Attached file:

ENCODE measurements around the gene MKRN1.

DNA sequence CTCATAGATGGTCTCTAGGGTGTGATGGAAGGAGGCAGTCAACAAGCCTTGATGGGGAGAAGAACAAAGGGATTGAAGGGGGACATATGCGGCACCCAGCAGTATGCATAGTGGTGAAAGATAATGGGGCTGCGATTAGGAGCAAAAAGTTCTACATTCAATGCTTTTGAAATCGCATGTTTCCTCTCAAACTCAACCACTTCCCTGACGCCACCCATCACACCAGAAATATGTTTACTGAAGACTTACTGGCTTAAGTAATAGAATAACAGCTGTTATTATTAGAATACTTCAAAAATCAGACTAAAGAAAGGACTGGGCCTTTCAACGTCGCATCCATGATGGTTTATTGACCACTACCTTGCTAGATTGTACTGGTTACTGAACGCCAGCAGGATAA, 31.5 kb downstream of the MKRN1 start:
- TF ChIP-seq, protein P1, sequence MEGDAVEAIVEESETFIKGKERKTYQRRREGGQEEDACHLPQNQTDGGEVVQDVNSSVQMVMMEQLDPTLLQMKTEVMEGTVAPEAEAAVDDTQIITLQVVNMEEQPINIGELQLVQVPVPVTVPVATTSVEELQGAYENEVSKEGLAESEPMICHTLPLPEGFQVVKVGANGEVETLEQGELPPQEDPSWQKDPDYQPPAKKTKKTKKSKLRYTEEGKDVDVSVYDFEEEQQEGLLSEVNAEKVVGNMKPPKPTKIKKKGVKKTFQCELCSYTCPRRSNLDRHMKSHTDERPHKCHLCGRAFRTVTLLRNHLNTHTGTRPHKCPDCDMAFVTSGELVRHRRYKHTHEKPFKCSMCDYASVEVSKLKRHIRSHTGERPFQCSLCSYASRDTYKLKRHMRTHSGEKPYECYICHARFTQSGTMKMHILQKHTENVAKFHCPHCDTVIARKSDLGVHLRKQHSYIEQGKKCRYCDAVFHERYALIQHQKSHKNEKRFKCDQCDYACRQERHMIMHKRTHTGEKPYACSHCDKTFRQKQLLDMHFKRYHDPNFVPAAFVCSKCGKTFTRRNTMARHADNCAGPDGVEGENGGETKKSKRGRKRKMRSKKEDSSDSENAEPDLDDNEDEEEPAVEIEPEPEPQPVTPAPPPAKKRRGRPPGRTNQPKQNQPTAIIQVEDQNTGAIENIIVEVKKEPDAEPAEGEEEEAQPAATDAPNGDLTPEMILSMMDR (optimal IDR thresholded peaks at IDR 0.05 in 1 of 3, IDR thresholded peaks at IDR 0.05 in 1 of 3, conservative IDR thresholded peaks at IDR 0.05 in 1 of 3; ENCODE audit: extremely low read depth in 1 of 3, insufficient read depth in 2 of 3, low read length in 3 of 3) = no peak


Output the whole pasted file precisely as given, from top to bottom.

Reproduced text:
ENCODE measurements around the gene MKRN1.

DNA sequence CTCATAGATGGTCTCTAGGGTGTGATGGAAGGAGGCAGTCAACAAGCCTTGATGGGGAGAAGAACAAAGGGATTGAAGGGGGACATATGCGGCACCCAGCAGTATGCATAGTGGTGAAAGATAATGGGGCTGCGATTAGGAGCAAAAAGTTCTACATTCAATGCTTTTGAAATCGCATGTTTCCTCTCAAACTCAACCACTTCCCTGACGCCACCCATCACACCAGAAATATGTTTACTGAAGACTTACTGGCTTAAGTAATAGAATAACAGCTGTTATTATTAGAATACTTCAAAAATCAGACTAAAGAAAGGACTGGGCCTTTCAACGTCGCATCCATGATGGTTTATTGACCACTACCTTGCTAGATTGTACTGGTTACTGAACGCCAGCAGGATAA, 31.5 kb downstream of the MKRN1 start:
- TF ChIP-seq, protein P1, sequence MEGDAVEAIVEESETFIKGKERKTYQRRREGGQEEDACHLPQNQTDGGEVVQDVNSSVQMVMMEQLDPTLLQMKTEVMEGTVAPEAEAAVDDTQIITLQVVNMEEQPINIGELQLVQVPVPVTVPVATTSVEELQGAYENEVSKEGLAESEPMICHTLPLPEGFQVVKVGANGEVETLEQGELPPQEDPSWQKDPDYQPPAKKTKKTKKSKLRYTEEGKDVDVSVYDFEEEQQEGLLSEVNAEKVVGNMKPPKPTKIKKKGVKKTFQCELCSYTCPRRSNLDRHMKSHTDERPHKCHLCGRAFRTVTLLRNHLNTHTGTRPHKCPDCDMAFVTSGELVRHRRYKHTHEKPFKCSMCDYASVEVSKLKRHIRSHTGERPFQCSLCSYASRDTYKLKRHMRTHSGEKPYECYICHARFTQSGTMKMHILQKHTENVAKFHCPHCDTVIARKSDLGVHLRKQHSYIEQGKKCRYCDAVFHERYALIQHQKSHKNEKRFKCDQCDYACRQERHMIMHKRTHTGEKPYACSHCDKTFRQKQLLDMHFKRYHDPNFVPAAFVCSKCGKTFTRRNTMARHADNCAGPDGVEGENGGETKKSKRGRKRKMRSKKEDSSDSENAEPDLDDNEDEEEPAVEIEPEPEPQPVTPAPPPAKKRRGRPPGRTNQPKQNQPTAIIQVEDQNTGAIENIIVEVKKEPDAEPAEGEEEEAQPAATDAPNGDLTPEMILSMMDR (optimal IDR thresholded peaks at IDR 0.05 in 1 of 3, IDR thresholded peaks at IDR 0.05 in 1 of 3, conservative IDR thresholded peaks at IDR 0.05 in 1 of 3; ENCODE audit: extremely low read depth in 1 of 3, insufficient read depth in 2 of 3, low read length in 3 of 3) = no peak